“‘The Bridge’ Is The Best Episode In Years,” says a reviewer at Forbes. Was there a different episode called “The Bridge” that aired last night, possibly in a different time zone than mine?

Did that one also have a fey, one-eyed Father Gabriel getting it on with the weirdo from the junkyard? Or did I hallucinate that to cope with the boredom?

Last week’s season premiere was titled “A New Beginning.” It felt new! New credits, new-ish setting, new showrunner, new post-Negan world. Last night’s episode felt old. Lotta Meaningful Conversations that weren’t very meaningful. And terrible dialogue too, even by the usual standards. The scene between Rick and Aaron after the latter lost his arm drew an honest-to-goodness audible “good lord” out of me as it played out. Only on this show, where all characters orbit the hero-star, could a guy use the occasion of his arm being hacked off without anesthesia to thank Rick for making him part of the team. I would gladly surrender all of my limbs for your approval, my liege. And here I thought they had turned a corner on this sort of dreck last week, when they had Maggie forced to cope with the understandable anger of two parents whose son had died on her watch. The Rick/Aaron scene was an opportunity to spark some similarly relatable conflict inside Team Grimes by having Aaron question Rick’s leadership under trying circumstances. Nope: Better to spoon on the treacle instead.

I don’t know what to do what the action sequence. Most zombie attacks on TWD are low intensity insofar as the core cast’s fate is never in doubt. This one felt so low that it was almost played for laughs. Wouldn’t be the first time, if so: The scene of the logs rolling over the walkers was as goofy as the scene last year of them tumbling down a hill en route to attack the living. Nate Silver’s site should plot the absurdity of different zombie swarms that have been depicted on the show against the boredom of individual episodes. I bet there’s a correlation. If they’re going to torture you with light romantic banter between Carol and Ezekiel, they’re going to make it up to you with something extra gross or inventive in thinning the zombie herd.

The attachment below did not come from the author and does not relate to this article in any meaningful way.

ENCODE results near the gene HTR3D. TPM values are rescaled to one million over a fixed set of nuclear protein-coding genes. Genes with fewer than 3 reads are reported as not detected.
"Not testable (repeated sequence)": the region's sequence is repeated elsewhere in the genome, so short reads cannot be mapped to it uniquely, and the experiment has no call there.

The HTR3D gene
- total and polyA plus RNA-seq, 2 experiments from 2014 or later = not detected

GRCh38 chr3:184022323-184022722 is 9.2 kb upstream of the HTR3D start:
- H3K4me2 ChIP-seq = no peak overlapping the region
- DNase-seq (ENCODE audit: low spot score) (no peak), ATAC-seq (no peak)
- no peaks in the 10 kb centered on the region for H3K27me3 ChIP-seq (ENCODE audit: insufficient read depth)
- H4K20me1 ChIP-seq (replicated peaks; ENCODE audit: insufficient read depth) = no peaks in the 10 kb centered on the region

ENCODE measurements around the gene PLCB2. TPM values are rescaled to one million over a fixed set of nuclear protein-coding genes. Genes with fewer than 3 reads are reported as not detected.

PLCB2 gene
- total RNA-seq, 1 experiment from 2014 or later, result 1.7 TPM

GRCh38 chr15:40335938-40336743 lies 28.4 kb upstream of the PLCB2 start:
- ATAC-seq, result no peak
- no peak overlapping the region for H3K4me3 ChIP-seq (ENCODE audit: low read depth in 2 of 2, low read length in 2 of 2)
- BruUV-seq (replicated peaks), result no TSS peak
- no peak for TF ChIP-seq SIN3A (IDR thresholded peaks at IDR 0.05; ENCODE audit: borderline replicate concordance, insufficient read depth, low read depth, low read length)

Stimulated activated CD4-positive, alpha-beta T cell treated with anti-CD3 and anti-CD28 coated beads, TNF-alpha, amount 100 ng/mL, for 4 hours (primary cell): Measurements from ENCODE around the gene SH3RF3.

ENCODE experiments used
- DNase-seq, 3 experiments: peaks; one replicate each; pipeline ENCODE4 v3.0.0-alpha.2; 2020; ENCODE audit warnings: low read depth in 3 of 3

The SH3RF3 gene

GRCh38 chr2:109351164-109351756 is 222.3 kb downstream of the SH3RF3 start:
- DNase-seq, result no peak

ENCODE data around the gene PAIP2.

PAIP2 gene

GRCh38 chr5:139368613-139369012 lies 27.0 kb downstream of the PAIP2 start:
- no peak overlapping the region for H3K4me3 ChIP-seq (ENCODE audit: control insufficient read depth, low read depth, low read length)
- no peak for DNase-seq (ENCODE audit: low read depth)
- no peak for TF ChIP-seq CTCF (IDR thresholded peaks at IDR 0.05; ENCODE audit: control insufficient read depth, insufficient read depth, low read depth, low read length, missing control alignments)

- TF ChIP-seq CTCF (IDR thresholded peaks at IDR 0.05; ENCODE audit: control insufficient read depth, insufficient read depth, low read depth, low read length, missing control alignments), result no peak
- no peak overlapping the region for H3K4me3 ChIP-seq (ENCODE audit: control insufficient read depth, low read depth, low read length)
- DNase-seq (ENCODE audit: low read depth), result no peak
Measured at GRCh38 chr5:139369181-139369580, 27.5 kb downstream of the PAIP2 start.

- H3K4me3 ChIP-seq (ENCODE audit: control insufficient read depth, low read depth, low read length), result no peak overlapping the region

The bright spot was Maggie taking pity on Earl and freeing him from prison after his murder attempt. I say “bright” because it’s a reversal from her darker turn last week; normally when these writers take a character in a certain direction, he or she continues one-dimensionally in that direction. (There are exceptions, like Eugene, another one of the show’s more interesting characters, not coincidentally.) A person with complicated feelings is a person of depth, which is what Maggie increasingly is. And her depth has an added dimension insofar as she didn’t free Earl purely out of sympathy. She did it for the same reason she hanged Gregory last week and drove a hard bargain with Rick on the Sanctuary providing labor on the bridge in exchange for food: She really is trying to do what’s best for her people. If that means an iron fist with Gregory to instill order, that’s what it means. If it means mercy for Earl in the name of productivity, that’s what it means. She’s moving beyond the simplistic Good Guy/Bad Guy archetypes of the core characters, which makes her unpredictable. Very unusual for this show. By the end of the season she might be undisputed queen of a peaceful, prosperous, growing survivor community or someone who had the Saviors serially massacred because when push comes to shove they simply can’t be trusted. Maybe both.

Lotta bad vibes from that Negan cameo at the end, though. If his escape from jail wasn’t already inevitable, the writers telegraphed it last night. The only people who dread Negan’s return more than the Grimes gang are “Walking Dead” viewers. We’re not headed back to the interminable Good Guys vs. Bad Guys dead end of the last few seasons, are we? Some new beginning.